A dozen people picked acquaintance with Link. They asked him all sorts of questions as to his dog. Link made monosyllabic and noncommittal replies to all of these—even when the great Col. Cyrus Marden himself deigned to come over to the collie section and stare at Chum, accompanying his scrutiny with a volley or patronizing inquiries.

From the bystanders Link learned something of real interest—namely, that one of the "specials" was a big silver cup, to be awarded to "best collie of either sex"; and that after the females should have been, judged, the winning female and Chum must appear in the ring together to compete for this trophy.

Sure enough, in less than thirty minutes Chum was summoned to the ring. There, awaiting him, was a dainty and temperamental merle, of the Tazewell strain. Exquisite and high-bred as was this female competitor, Judge Leighton wasted little time on the examination before giving Ferris a tricolored ribbon, whose possession entitled him to one of the shimmering silver mugs in the near-by trophy case.

After receiving full assurance that the big cup should be his at the close of the show, Link returned to Chum's bench in ecstasy and sat down beside his tired dog, with one arm thrown lovingly round the collie's ruff. Chum nestled against his triumphant master, as Link fondled his bunch of ribbons and went over, mentally, every move of his triumphal morning.

The milling and changing groups of spectators in front of Bench 65 did not dwindle. Indeed, as the morning went on, they increased. People kept coming back to the bench and bringing others with them. Some of these people whispered together. Some merely stared and went away. Some asked Ferris carefully worded questions, to which the shyly happy mountaineer replied with sheepish grunts.

The long period of judging came at last to an end. And the "Best Dog in Show" special was called.

Into the ring Ferris escorted Chum, amid a multitude of fellow winners, representing one male or female of every breed exhibited. Leighton and another judge stood in the ring's center, and around them billowed the heterogeneous array. The two went at their Gargantuan task with an expert swiftness. Mercilessly, dog after dog was weeded out and gated. At last, Chum and two others were all remaining of the many which had thronged the ring. The spectators were banked, five deep and breathless, round the ropes.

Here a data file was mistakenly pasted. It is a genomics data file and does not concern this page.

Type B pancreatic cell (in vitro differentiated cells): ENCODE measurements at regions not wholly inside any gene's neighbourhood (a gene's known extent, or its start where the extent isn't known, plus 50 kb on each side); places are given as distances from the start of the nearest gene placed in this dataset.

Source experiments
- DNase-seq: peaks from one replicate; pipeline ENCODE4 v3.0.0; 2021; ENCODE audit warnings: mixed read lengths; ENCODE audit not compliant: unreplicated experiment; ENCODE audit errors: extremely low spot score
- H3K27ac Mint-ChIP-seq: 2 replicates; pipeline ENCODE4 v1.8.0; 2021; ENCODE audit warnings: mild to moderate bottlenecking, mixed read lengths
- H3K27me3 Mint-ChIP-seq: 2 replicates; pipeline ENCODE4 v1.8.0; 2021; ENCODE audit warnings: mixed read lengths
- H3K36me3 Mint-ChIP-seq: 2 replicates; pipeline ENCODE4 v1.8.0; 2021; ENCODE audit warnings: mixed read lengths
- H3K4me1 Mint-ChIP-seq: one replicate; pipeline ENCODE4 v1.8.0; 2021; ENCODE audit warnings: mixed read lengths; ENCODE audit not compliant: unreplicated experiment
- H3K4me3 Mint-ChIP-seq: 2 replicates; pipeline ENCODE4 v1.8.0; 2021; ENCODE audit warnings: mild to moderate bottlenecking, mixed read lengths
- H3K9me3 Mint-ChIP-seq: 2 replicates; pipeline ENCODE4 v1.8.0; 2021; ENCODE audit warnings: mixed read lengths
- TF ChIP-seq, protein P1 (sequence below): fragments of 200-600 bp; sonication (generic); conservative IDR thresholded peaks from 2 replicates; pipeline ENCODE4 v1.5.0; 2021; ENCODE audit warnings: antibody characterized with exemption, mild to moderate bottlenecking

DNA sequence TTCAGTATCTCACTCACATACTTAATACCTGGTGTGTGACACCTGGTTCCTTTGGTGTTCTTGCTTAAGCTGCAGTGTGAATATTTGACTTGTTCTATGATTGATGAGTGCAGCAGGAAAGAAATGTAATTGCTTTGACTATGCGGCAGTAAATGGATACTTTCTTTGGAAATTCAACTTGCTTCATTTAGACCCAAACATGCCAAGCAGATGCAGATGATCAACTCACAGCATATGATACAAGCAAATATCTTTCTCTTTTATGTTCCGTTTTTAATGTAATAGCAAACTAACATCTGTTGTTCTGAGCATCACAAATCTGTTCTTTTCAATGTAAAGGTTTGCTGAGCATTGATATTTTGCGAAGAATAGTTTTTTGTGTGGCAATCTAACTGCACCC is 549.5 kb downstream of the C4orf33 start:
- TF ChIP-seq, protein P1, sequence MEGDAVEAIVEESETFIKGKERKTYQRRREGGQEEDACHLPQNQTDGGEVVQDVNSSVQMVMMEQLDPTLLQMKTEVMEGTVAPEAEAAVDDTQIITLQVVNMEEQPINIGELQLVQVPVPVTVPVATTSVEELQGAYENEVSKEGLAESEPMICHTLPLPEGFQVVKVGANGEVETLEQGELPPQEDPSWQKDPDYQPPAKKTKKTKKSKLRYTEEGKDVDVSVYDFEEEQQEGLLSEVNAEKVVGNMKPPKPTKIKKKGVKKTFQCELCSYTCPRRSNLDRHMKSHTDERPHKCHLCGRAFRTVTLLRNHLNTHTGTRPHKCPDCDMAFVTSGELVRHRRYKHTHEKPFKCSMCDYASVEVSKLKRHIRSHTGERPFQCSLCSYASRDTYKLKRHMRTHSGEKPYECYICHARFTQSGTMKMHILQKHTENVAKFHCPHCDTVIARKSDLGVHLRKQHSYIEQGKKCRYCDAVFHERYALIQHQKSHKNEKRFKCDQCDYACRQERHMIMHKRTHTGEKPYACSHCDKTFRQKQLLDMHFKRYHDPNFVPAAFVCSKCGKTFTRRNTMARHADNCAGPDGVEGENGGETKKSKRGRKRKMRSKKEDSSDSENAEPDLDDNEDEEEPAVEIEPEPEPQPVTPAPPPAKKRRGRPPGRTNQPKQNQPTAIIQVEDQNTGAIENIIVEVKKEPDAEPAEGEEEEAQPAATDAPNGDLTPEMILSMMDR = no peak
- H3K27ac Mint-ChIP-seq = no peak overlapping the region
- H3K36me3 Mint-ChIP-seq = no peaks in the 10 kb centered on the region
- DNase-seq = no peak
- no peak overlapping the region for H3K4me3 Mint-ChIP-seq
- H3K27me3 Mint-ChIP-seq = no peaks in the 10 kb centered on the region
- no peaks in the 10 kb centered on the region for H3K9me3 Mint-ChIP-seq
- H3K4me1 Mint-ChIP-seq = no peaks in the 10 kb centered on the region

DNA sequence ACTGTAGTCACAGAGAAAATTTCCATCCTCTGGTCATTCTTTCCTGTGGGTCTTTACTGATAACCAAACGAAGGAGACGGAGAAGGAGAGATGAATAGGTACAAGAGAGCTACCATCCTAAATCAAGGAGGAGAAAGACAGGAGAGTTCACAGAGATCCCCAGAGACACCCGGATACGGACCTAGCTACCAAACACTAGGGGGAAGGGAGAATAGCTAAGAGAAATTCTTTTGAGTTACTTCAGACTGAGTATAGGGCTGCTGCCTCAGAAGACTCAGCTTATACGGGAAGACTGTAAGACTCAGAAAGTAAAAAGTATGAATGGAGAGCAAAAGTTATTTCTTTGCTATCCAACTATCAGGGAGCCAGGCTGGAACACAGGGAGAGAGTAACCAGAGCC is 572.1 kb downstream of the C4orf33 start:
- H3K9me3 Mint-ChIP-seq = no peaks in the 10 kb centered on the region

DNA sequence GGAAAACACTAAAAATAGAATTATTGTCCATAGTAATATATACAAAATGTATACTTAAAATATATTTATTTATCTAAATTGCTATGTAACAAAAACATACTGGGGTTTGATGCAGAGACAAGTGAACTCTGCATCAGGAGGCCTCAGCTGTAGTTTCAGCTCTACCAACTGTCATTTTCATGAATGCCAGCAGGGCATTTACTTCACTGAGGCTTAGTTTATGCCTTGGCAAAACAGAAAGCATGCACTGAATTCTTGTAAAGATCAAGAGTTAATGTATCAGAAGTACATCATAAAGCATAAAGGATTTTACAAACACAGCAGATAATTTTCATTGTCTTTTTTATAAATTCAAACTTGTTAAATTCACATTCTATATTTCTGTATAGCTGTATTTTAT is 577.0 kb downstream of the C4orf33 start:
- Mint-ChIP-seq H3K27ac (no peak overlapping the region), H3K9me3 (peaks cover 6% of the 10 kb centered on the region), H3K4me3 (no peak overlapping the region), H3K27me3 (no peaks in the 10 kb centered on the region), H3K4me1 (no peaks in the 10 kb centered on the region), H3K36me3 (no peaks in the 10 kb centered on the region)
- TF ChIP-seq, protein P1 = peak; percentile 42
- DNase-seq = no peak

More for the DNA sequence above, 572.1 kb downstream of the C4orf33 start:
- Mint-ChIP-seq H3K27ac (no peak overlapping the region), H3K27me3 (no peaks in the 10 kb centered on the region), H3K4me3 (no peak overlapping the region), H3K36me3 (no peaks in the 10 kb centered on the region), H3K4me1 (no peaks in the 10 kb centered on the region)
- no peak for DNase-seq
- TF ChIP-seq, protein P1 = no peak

The two judges went into brief executive session in one corner. Then Leighton crossed to Link, for the fourth time that day, and gave him the gaudy rosette which proclaimed Chum "best dog in the show." A roar of applause went up. Link felt dizzy—and numb. Then, with a gasp of rapture, he stooped and gathered the bored Chum in his long arms, in a bearlike, ecstatic hug.

"We done it, Chummie!" he chortled. "WE DONE IT!"

Still in a daze, he followed the steward to the trophy case, where he received not only the shining silver cup, but a "sovereign purse," wherein were ensconced ten ten-dollar gold pieces.

It was all a dream—a wonder dream from which presently he must awaken. Link was certain of that. But while the golden dream lasted, he knew the nameless joys of paradise.

Chum close at his side, he made his way through the congratulating crowd toward the outer gate of the country club grounds. He had almost reached the wicket when someone touched him, with unnecessary firmness, on the shoulder.

Not relishing the familiarity, Link turned a scowling visage on the interrupter of his triumphal homeward progress. At his elbow stood a stockily-built man, dressed with severe plainness.

"You're Lincoln Ferris?" queried the stranger, more as if stating aggressively a fact than making an inquiry.

"Yep," said Link, cross at this annoying break-in upon his trance of happiness. "What d'j' want?" he added.

"Please step back to the clubhouse a minute with me," returned the stranger, civilly enough, but with the same bossy firmness in his tone that had jarred Ferris in his touch. "One or two people want to speak to you. Bring along your dog."

Link glowered. He fancied he knew what was in store. Some of the ultra select had gathered in the holy interior of the clubhouse and wanted a private view of Chum, unsullied by the noisy presence of the crowd outside. They would talk patronizingly to Link, and perhaps even try to coax him into selling Chum. The thought decided Ferris.